Older Adults And That Resolution To Exercise: Can It Succeed?
You’ll hear it all the time, that resolution to do more exercise with the new year. People may start out the first week, but then it’s back to old habits of a sedentary life. TV may be more tempting than putting on those walking shoes, if they even have the shoes. And the excuses are rampant: it’s too cold, it’s too hot, I don’t have time, or I just don’t feel like it. What is this doing to our elders’ health?
In short, the sedentary lifestyle is seriously damaging people’s chances for a longer, healthier life. And some say they don’t care, they’ll accept living a shorter life if they don’t really have to get off the couch. But it’s not about how long American elders live, it about how they live and how many chronic health conditions and disabilities they will accept in exchange for not getting up and moving more. Multiple chronic conditions include obesity, diabetes, cancer, high blood pressure and more. Living with those conditions is expensive and requires a lot of medications and doctor visits. No one wants that. But prevention takes motivation.
How Healthy Are Boomers?
According to a research study in JAMA Internal Medicine going back 10 years, we Boomers are not as healthy as we wish we were. Over half of the study participants did not do any regular exercise at all. The National Institute on Aging has clear recommendations for seniors. They say we should all get 150 minutes a week of moderate intensity exercise plus twice a week muscle strengthening work. Why don’t folks do it, when all authorities say we should?
As an active exerciser myself in my 70s, I often wonder why my age-mates spend so much time sitting and so little time moving their bodies. I know one factor: exercise requires effort! We have to put out the energy to get going. We have to do it when we don’t feel like it. We have to do it to prevent dementia, as we know that vigorous exercise protects our brains as well as the rest of our bodies. We need to do it to stave off those unpleasant chronic conditions.
YouTube to the Rescue
How much work is it? Not all that much, in my opinion. There are fairly easy and even fun ways to get exercise. For those with aging parents who have not gotten started with exercise, there are helpful videos to demonstrate what one can do without leaving the house. Find some videos and play them for your aging loved ones. (for yourself too!) The National Institute on Aging created Go4Life, with workouts on YouTube, which is to encourage older adults to exercise. Free, 10 or 15 minute, at home video-guided programs are a great start.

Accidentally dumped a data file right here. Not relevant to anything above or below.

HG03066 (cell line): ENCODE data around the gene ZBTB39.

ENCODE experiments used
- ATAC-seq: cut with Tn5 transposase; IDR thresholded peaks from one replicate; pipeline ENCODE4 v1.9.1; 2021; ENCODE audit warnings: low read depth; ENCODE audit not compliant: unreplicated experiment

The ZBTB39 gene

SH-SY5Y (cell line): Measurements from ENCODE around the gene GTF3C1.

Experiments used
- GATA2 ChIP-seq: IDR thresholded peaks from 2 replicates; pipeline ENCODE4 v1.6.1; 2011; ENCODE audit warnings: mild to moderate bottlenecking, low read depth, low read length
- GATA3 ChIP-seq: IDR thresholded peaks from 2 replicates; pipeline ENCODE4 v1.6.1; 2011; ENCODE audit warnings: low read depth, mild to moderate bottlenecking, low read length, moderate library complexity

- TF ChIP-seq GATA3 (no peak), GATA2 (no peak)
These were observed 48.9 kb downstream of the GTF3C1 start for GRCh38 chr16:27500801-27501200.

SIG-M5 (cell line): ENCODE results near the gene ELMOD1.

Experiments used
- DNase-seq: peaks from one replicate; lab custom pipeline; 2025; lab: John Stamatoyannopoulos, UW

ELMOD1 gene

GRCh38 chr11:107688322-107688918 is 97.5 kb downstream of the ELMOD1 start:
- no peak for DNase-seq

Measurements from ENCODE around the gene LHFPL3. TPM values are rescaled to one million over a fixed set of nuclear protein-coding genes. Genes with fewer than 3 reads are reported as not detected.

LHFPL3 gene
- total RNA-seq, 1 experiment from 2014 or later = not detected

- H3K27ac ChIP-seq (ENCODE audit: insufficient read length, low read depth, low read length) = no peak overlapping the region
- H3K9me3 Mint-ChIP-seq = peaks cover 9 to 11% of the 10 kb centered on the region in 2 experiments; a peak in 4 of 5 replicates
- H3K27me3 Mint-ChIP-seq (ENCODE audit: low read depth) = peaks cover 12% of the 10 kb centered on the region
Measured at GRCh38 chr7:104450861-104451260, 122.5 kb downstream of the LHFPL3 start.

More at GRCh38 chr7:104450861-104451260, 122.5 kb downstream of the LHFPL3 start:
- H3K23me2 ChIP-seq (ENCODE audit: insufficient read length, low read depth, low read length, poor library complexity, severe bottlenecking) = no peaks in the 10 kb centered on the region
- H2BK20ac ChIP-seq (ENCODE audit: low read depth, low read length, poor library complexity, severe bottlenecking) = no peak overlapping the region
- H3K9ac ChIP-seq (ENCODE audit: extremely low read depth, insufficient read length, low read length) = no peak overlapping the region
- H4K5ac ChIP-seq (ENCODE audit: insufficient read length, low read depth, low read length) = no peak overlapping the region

If you want your aging parent to get moving, a desire I hear often at AgingParents.com, where I consult with families, you can show them what to do or do some of it with them. Your support, encouragement and perhaps participation can be very helpful to the reluctant elder. Anything is better than nothing! If you watch a video with your elderly Mom or Dad and offer to do the routine with them, it’s a fine way to connect and help both of you. Disabled parent? Many exercises can be done while sitting in a chair.
- Exercise does take effort but not enormous effort. When we do it, we are trading better aging for sitting on the couch and inviting chronic health problems. The effort is well worth it!
- It’s more fun to exercise with someone than all alone. If you have a partner, a group, or even a regular video exercise group, that’s helpful for motivation.
- Get the right basic clothes and shoes. It’s not expensive to shop at a discount store for essential walking shoes, some loose pants, shirts and hat and jacket.
- If you’re not sure what to do to start, check out the Go4Life videos and try a 10 or 15 minute home workout.
- My favorite go-to when no other strenuous options are available or appealing— just walk. Brisk is best, falling into the “moderate” category, great for heart health. In bad weather, you can climb stairs, walk in a mall or do any length video with or without equipment, like light dumbells.
Changing your no-exercise habits is not so easy but I don’t hear anyone tell me that they’re sorry they started an exercise habit. It feels great to be more fit. It can lift your mood, help control weight, and be the start on a road to the healthiest kind of aging.
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